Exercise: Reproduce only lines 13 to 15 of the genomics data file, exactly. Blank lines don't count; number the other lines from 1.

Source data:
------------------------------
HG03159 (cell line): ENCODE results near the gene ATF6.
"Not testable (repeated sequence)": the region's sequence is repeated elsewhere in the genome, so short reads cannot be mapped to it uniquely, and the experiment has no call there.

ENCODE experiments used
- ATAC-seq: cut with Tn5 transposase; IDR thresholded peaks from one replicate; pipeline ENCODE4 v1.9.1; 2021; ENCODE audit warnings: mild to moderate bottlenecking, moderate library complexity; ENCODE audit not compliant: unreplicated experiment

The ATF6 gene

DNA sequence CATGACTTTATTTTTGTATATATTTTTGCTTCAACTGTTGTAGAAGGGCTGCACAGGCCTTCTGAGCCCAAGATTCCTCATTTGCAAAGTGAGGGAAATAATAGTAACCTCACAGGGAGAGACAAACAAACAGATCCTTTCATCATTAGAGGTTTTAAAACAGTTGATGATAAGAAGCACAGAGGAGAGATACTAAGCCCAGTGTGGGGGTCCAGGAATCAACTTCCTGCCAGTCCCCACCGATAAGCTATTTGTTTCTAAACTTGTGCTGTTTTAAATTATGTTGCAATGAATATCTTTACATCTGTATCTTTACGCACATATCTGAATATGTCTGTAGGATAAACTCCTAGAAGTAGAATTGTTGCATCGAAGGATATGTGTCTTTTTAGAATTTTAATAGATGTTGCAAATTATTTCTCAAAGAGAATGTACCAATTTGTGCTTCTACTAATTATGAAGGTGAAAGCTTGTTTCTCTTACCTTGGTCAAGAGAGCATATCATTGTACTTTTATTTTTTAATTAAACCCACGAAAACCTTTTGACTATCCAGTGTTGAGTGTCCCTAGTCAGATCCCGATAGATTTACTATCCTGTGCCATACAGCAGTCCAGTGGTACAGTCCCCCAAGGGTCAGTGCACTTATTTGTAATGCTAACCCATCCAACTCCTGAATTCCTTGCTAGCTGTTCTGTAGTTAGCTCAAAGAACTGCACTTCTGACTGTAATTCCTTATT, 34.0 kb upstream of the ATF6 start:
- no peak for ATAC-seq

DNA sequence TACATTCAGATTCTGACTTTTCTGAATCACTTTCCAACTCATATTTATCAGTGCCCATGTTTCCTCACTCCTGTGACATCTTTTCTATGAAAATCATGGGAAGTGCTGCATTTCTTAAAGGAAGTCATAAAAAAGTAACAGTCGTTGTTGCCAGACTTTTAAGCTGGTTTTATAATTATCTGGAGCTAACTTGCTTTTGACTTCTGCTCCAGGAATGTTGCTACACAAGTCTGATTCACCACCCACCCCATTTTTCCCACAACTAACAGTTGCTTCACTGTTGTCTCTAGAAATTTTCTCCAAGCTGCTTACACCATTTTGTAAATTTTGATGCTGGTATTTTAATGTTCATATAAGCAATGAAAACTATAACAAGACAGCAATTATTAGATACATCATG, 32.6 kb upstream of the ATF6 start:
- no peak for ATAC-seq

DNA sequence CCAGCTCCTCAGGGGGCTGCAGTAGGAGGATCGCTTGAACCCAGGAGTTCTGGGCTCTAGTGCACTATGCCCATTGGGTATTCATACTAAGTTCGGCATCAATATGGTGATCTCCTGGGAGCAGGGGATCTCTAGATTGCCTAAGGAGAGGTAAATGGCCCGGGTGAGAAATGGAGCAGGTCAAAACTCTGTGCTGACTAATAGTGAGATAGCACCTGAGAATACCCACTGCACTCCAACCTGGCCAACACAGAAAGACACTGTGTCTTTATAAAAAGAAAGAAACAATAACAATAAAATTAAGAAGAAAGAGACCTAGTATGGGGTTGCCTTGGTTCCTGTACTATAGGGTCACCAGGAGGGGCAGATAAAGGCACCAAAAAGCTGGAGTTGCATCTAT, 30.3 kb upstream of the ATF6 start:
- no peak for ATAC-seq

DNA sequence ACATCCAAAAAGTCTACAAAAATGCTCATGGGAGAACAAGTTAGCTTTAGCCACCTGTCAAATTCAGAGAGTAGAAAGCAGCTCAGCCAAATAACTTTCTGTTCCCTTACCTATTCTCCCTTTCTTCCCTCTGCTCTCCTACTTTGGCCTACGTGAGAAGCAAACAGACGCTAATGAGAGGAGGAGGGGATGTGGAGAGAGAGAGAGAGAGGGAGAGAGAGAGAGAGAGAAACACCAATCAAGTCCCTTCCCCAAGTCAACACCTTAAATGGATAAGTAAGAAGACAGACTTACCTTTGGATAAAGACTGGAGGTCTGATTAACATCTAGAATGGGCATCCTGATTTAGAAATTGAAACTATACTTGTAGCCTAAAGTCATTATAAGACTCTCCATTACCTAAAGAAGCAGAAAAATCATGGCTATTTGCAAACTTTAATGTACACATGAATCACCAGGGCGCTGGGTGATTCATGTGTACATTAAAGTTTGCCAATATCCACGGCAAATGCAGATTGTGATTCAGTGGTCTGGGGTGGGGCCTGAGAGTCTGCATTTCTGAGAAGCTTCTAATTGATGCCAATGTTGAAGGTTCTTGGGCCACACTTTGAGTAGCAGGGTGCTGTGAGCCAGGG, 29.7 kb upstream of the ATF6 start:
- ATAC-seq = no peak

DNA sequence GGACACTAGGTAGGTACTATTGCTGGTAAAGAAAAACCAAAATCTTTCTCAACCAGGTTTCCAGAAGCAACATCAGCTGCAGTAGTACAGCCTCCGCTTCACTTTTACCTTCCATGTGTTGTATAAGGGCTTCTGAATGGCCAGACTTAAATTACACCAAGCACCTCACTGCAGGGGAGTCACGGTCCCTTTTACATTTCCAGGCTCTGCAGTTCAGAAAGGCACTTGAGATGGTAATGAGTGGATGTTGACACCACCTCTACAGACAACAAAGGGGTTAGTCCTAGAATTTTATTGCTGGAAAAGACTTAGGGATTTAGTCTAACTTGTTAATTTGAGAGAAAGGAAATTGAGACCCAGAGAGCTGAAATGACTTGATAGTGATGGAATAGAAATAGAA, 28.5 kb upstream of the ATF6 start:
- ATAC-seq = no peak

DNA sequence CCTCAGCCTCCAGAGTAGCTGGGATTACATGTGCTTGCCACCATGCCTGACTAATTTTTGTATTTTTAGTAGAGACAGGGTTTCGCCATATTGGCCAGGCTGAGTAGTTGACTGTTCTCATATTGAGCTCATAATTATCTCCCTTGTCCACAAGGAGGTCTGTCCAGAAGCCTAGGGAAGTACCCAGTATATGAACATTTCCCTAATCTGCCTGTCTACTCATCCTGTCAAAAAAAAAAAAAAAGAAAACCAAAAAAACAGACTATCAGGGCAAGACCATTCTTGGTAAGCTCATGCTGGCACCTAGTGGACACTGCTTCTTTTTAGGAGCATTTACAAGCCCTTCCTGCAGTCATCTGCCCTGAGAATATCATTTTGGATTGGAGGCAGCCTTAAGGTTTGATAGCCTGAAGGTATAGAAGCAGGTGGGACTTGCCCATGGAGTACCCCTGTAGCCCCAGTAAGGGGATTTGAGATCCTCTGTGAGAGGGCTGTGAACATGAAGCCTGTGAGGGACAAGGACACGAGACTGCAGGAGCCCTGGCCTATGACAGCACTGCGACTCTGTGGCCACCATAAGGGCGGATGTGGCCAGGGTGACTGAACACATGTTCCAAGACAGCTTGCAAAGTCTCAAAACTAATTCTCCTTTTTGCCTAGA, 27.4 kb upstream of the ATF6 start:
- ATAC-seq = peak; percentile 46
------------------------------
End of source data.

- ATAC-seq = no peak

DNA sequence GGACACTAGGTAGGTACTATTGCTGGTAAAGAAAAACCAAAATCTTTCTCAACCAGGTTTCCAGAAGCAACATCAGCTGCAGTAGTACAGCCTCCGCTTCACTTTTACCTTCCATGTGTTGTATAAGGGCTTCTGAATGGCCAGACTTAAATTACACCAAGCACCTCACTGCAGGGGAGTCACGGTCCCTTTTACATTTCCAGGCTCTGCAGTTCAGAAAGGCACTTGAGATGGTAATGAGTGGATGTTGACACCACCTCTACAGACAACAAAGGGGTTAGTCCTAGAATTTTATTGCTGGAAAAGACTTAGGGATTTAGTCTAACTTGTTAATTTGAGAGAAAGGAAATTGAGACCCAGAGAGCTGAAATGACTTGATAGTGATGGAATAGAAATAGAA, 28.5 kb upstream of the ATF6 start:
- ATAC-seq = no peak